Tracking down bacteria causing bad tastes in drinking water supplies

Institution: University of Bristol

Lead Supervisor: Dr Marian Yallop

Project Description

This project, building on previous NERC and water company funded research, aims to identify the organisms responsible for producing secondary metabolites (Geosmin and 2-Methylisoborneol) which impart tastes and odours to drinking water. Our previous research indicates that actinobacteria, benthic cyanobacteria and planktonic organisms may be producers of these metabolites but proof of production can only be achieved by linking the presence of the secondary metabolite genes to individual species. Identifying the main producing organisms is essential if we are to devise suitable control methods and reduce the impact of these undesirable metabolites. The problem is complex as the source of organisms could be from water bodies or associated catchments.
The student will: 1) gain skills in fieldwork, sampling sites in the local area, and learn how to culture potential isolates in the laboratory (supervised by Dr Marian Yallop); 2) carry out DNA extraction, undertake gene-specific amplification, using taxon-specific PCR primers, and carry out bioinformatics on those samples (with Dr Gary Barker); 3) locate, download, align, and assemble published gene and metagenome sequences and conduct phylogenetic analyses on the resulting alignments (supervised by Dr Tom Williams). The student will benefit from joining well-resourced laboratories and a large team of researchers working in aquatic microbiology. Fieldwork costs for travel and sterile sampling and culturing consumables will be covered by the £500 RTSG. Costs for the laboratory work will be supplemented through existing funds and will utilise the School’s Genomics Facility laboratory space and equipment. We envisage that information gathered through this research will contribute towards a scientific publication, co-authored by the student. The project will be of interest to students with a mathematical background (especially the bioinformatics/phylogenetics components, which will make use of Bayesian statistical methods but will also involve learning a great deal about lake ecology, molecular biology and microbial metabolism.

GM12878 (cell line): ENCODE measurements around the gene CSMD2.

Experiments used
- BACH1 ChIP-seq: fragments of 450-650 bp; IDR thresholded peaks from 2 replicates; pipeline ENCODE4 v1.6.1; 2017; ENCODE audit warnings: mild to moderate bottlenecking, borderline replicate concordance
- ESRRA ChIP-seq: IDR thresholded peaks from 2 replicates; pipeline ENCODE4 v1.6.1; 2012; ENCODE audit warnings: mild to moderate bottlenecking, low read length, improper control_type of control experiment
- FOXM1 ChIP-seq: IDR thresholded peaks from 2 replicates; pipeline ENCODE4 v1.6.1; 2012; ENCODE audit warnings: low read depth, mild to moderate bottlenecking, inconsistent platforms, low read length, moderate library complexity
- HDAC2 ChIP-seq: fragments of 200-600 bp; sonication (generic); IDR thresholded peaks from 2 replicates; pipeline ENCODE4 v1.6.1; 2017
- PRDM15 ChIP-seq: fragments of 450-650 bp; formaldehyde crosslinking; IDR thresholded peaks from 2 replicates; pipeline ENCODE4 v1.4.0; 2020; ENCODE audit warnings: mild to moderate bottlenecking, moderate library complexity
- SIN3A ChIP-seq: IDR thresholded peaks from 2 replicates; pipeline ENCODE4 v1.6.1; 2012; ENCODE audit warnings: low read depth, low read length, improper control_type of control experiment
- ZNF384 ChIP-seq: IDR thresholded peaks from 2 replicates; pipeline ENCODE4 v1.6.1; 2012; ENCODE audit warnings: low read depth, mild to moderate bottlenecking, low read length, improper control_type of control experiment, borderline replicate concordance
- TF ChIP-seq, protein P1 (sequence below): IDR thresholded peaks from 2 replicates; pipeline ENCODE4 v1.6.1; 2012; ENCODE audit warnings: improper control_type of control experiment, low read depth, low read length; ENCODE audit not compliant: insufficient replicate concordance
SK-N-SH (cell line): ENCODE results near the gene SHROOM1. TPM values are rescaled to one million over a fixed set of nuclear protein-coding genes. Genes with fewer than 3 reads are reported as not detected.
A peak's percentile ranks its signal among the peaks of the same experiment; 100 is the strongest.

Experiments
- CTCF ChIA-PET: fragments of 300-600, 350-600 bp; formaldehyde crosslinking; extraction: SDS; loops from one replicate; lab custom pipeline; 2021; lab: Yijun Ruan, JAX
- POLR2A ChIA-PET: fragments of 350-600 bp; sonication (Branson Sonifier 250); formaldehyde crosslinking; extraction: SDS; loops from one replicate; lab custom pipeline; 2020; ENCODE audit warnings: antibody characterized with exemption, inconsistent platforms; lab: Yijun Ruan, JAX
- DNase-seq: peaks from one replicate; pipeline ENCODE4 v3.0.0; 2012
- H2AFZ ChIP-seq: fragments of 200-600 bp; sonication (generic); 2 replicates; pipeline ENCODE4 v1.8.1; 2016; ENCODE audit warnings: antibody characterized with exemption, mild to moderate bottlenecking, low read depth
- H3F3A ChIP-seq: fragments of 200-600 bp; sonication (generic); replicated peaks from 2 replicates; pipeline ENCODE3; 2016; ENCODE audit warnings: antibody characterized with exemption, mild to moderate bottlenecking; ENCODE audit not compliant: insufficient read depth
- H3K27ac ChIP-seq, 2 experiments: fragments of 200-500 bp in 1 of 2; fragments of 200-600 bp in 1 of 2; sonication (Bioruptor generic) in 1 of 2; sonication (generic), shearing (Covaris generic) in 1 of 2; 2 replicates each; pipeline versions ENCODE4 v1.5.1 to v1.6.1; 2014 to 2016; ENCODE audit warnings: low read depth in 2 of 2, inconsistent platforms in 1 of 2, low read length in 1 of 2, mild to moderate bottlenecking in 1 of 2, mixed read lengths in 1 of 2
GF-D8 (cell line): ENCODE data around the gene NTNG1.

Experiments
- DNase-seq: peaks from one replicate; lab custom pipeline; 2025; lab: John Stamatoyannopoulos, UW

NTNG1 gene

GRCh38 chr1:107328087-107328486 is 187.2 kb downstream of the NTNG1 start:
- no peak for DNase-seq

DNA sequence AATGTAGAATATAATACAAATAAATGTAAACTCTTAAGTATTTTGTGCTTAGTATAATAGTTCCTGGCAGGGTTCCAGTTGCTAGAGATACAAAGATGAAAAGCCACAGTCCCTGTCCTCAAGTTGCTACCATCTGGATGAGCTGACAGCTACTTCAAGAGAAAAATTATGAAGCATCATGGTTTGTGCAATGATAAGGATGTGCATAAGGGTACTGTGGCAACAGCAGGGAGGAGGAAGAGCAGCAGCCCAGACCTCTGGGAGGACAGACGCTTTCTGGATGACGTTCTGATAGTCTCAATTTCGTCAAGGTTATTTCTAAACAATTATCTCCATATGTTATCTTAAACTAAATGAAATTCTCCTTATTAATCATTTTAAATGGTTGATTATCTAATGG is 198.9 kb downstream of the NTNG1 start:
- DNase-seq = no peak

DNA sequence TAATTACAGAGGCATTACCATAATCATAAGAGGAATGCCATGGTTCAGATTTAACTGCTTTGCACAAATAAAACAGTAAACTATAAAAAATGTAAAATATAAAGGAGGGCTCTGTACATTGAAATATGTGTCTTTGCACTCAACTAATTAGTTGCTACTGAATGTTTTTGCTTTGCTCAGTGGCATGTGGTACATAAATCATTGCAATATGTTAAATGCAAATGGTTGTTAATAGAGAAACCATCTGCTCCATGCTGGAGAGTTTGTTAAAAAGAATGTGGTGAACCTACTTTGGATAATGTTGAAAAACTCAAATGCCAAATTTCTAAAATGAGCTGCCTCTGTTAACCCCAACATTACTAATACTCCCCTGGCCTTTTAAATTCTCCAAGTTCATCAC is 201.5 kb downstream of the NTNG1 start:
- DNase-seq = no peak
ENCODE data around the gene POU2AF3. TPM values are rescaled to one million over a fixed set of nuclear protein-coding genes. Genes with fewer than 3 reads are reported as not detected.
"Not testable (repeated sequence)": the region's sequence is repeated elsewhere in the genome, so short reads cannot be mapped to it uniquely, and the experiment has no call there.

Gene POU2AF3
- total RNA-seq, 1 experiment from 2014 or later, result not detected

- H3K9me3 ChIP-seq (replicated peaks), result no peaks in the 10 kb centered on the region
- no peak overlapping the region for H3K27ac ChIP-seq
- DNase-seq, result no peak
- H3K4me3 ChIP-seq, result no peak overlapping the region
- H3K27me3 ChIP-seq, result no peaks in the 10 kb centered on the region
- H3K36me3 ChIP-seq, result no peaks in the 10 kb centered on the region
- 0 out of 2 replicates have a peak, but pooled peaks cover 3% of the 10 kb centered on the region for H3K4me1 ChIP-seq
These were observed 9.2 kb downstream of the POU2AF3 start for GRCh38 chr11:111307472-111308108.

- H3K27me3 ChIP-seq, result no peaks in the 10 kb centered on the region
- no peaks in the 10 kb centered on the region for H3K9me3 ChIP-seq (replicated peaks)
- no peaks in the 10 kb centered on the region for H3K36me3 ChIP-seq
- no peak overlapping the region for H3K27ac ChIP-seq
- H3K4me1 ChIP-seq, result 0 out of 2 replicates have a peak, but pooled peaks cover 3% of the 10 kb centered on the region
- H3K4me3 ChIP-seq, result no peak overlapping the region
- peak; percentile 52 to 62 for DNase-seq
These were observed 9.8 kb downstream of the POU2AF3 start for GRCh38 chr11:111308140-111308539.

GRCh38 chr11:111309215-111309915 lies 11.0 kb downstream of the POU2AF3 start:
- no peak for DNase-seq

Indicative timescale for project (subject to change)

Weeks 1-3 Sample collection in local water bodies (within a 50 mile radius of Bristol), microscopy and establishment of cultures for organisms of interest.

Weeks 4-6 DNA extraction from a wide range of terrestrial and aquatic samples (potentially including new culture isolates), followed by PCR using primers specific for geosmin and MIB synthase genes for a range taxa including cyanobacteria and actinobacteria.

Weeks 7-9 Database searching for terpene synthase gene family members from annotated genes in NCBI and by similarity searching from published metagenomes, followed by phylogenetic analysis to reveal the full taxonomic distribution and evolutionary history of these genes.

Week 10 Completion of database records and involvement in any outputs, including planned scientific publication.

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